Select Committee on Education and Skills Minutes of Evidence

Examination of Witnesses (Questions 60 - 62)



Mr Turner

  60. Could I revert to the tension between the national LSC level, the local LSC level and the immediately local which could be presented as one between national consistency and responsiveness or could be presented as one between an arm's length approach and an interventionist approach. Could you point up some advantages and disadvantages of the transition from the FEFC to the LSC arrangement reflecting that tension?
  (Mr Gibson) It is not easy. If you do not mind I have to just say that it has been six months in operation, if I may say that in fairness and professionalism really. I think the two things that were immediately different were the ability and the power for the LSC to be involved in planning. Under the old system as a Principal in Manchester I used to do a three year strategic plan, we used to consult everybody and then we used to consult their family very nearly, we used to send it to the TEC and we used to get a letter back that said "This is a very nice strategic plan, thank you very much" and that was it. We have got to do something better than that. I think the potential has to be there for planning in partnership, John stressed this and so has this John. I think the difference is if you impose a new set of rules down like that you smash the ability to perceive the needs of the community locally and if it is done in that way it will be detrimental. If it is genuinely done bringing in all the partners in that geographical area to negotiate what the priorities are, to agree the way forward, and that is happening in some LSCs, then I think it can be very, very helpful. The difference is the 47 different ones are behaving in very different ways.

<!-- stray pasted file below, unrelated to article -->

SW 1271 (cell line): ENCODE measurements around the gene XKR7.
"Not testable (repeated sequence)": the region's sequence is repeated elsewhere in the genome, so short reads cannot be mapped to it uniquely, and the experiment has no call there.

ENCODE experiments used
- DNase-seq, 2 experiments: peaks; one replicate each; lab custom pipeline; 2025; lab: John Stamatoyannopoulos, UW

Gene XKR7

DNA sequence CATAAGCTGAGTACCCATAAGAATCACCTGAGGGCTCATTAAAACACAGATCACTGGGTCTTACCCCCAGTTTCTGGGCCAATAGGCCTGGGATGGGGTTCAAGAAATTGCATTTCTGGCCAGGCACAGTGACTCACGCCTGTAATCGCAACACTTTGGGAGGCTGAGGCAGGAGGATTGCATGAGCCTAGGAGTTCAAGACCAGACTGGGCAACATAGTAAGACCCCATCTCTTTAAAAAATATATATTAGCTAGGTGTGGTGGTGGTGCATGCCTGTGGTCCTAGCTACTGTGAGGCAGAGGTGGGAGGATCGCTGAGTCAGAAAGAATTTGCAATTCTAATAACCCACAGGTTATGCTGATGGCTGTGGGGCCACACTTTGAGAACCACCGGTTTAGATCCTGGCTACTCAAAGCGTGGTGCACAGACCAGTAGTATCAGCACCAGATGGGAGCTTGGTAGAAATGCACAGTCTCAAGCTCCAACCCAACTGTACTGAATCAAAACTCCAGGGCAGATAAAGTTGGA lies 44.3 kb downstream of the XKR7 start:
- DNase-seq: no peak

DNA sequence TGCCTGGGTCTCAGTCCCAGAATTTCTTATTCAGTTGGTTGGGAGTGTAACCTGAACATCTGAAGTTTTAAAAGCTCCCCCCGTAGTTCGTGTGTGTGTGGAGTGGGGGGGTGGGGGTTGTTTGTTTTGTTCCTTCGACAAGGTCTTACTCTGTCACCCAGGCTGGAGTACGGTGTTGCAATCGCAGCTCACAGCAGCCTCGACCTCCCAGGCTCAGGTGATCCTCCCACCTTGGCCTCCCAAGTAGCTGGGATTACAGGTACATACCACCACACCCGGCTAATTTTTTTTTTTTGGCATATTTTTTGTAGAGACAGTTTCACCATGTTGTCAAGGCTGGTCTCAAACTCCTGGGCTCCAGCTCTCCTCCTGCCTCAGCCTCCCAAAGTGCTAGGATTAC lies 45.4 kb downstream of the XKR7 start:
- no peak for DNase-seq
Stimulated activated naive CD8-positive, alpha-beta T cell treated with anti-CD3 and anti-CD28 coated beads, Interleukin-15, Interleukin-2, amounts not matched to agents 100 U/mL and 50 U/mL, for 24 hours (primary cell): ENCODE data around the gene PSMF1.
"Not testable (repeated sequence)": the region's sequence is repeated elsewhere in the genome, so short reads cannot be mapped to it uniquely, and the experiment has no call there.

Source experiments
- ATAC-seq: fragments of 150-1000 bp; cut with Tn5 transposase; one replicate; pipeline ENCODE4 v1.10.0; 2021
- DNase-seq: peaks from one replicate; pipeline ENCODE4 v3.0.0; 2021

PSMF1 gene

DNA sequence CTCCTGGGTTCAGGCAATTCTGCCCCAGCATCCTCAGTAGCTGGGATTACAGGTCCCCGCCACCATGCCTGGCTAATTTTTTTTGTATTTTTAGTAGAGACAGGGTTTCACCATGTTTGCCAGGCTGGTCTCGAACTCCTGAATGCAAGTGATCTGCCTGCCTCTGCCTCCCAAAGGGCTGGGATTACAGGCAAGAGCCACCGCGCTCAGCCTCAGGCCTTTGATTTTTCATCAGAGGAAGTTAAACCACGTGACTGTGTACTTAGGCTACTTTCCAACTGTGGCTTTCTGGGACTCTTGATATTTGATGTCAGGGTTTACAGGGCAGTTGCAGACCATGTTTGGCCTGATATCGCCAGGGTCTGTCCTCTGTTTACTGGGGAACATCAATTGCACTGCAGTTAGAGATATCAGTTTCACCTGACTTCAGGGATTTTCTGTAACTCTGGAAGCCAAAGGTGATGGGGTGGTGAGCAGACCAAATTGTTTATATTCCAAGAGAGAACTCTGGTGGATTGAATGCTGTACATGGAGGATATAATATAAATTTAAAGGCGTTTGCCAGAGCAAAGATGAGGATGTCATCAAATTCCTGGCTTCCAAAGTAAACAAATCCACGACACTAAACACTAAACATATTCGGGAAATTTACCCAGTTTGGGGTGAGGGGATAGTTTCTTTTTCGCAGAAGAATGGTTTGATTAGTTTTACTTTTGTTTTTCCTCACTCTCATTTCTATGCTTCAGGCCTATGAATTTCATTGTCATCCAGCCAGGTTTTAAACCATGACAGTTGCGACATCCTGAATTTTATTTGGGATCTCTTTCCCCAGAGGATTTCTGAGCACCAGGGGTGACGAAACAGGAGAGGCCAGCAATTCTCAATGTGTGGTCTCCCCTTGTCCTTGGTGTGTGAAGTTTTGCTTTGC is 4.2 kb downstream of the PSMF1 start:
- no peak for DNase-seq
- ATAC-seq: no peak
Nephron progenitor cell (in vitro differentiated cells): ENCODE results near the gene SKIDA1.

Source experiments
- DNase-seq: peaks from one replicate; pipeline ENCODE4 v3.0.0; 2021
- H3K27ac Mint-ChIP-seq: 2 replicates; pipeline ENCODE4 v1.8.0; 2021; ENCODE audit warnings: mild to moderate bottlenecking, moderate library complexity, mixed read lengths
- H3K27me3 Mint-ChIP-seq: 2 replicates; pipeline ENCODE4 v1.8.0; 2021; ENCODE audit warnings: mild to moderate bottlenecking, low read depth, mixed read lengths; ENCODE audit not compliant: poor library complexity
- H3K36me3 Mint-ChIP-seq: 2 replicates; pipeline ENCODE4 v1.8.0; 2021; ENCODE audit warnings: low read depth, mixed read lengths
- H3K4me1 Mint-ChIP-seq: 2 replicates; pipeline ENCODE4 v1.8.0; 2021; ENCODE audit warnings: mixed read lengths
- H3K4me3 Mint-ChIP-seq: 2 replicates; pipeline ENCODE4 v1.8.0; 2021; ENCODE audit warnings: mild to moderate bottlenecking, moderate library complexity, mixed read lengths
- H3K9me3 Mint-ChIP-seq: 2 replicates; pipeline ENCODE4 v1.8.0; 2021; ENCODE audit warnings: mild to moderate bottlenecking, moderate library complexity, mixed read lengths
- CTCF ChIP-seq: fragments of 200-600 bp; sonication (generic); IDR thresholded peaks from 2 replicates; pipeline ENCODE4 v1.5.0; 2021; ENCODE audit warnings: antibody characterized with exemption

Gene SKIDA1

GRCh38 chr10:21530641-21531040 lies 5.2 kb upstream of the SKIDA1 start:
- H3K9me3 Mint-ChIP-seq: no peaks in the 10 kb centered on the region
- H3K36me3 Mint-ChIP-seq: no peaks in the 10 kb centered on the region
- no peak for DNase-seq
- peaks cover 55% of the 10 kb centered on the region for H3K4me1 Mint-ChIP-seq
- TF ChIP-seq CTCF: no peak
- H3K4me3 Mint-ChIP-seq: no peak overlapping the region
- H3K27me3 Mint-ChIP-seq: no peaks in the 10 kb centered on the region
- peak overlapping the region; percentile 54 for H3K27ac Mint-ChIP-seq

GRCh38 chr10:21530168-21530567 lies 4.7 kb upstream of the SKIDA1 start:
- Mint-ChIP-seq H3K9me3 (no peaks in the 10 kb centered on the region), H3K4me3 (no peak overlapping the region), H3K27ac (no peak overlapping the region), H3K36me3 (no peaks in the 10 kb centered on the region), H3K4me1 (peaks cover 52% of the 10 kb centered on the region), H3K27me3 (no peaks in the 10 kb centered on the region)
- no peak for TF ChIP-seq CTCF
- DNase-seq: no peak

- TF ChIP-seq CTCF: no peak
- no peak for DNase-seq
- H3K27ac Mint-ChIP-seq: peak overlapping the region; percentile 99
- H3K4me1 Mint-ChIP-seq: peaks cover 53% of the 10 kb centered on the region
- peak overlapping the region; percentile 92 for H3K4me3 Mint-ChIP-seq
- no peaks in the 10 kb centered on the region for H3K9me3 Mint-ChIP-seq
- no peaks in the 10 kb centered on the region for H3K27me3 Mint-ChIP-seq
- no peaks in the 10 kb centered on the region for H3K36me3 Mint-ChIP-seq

(Mr Taylor) Whenever I have undertaken a SWOT analysis, an analysis of strengths, weaknesses, opportunities and threats, I, like everyone else, have found it difficult to know whether to put something under an opportunity or a threat and it is often the same thing. What I see as happening is that everything is being reconsidered. When everything, like the process by which a new capital spend on a building, is agreed, when that is being reconsidered there is a lack of certainty and in a lack of certainty there is risk. Somehow we have to find a way in which we can use the energy and the innovation from a reconsideration of doing things without the loss of what we already have. I think it is an opportunity and a threat, it is change, it is lack of certainty and it is risk, but we have got to evolve it properly.


  61. I am not going to let you three off the hook. You are the Secretary of State, what do you want over this coming year? What would you do if you were the Secretary of State?
  (Mr Gibson) I listen to you as well, Chairman. I prepared for that one.

  62. Very quickly.
  (Mr Gibson) I am not going to let you off core funding. It would let down the entire sector if I did not emphasise that again and again. I believe a lot of it could be funded from existing monies. We always need more money but let us look at the cost of bureaucracy, let us look at the costs we have already. As I said earlier, I believe we have got to argue very forcibly for our students, for student support, for student finance. I think that we would very much welcome, and we are arranging some seminars about this, help to get clarity in our relationship with employers as to whose responsibility it is to pay how much because I think there is a major workforce development challenge to it.
  (Mr Brennan) I would simply add to that list, Chairman, simplify and streamline the system and make it more effective.
  (Mr Taylor) If I could just add one that has not been mentioned before. I would like the Secretary of State to demonstrate her appreciation of the value of what she already has in the FE sector.

  Chairman: Can I thank all three of you. It is embarrassing when people have so much to say and such good thoughts to share with us that I, as Chairman, am constantly pushing you on. Forgive me, John Taylor, John Brennan and David Gibson, for pushing you a little. Thank you very much.

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